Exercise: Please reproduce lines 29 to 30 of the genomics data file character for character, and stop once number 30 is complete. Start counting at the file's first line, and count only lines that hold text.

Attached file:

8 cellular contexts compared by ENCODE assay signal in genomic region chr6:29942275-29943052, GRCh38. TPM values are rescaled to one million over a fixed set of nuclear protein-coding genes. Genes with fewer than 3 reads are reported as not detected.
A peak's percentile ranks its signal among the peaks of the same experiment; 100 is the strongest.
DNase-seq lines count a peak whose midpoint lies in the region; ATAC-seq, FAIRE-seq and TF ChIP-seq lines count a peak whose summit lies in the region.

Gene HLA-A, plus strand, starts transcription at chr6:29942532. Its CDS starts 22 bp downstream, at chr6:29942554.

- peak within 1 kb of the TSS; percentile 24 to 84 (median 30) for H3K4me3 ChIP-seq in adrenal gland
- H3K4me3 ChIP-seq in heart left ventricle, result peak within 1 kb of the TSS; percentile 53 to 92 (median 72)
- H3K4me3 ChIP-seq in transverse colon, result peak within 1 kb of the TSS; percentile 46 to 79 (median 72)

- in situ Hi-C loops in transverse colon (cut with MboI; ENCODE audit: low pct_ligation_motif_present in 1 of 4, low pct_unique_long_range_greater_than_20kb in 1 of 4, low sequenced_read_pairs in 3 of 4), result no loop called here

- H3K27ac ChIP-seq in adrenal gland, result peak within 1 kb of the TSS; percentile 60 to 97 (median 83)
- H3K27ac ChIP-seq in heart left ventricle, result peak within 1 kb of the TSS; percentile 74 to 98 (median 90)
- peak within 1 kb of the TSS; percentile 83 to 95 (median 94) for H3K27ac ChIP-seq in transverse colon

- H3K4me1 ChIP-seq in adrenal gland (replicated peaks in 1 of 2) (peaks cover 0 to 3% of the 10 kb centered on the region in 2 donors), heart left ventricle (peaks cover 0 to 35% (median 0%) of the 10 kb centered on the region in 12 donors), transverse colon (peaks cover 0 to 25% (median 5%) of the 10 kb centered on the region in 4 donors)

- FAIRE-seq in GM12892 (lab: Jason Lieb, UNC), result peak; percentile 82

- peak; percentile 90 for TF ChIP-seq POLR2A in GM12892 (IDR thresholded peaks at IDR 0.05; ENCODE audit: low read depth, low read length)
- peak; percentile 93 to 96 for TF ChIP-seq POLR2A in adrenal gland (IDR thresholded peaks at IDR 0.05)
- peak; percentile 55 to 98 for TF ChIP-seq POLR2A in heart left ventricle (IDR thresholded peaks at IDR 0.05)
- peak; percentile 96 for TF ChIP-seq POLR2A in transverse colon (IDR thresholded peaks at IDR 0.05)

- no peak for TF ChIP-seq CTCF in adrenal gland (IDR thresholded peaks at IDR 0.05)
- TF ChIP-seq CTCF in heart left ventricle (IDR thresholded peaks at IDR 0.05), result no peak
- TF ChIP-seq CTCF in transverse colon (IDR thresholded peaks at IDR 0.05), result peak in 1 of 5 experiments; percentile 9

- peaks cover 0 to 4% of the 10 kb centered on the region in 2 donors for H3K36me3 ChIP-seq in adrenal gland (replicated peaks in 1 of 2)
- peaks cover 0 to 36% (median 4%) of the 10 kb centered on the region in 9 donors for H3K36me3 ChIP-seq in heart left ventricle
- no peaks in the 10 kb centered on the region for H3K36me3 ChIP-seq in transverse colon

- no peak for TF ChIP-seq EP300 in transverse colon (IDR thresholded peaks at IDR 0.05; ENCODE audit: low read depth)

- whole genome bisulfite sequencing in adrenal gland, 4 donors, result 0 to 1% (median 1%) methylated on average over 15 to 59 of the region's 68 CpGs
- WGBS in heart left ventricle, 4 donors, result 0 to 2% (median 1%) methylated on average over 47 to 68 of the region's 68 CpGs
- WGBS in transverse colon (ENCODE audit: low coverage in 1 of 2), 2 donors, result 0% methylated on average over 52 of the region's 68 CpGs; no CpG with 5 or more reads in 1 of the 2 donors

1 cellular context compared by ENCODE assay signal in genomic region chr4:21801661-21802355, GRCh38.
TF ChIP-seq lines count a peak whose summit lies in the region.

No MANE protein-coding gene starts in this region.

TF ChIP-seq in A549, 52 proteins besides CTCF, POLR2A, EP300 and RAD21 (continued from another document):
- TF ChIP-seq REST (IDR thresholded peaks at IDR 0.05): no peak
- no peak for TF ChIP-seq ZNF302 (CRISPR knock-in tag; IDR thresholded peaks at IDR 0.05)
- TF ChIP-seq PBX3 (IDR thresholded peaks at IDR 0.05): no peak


TF ChIP-seq lines count a peak whose summit lies in the region.

No MANE protein-coding gene starts in this region.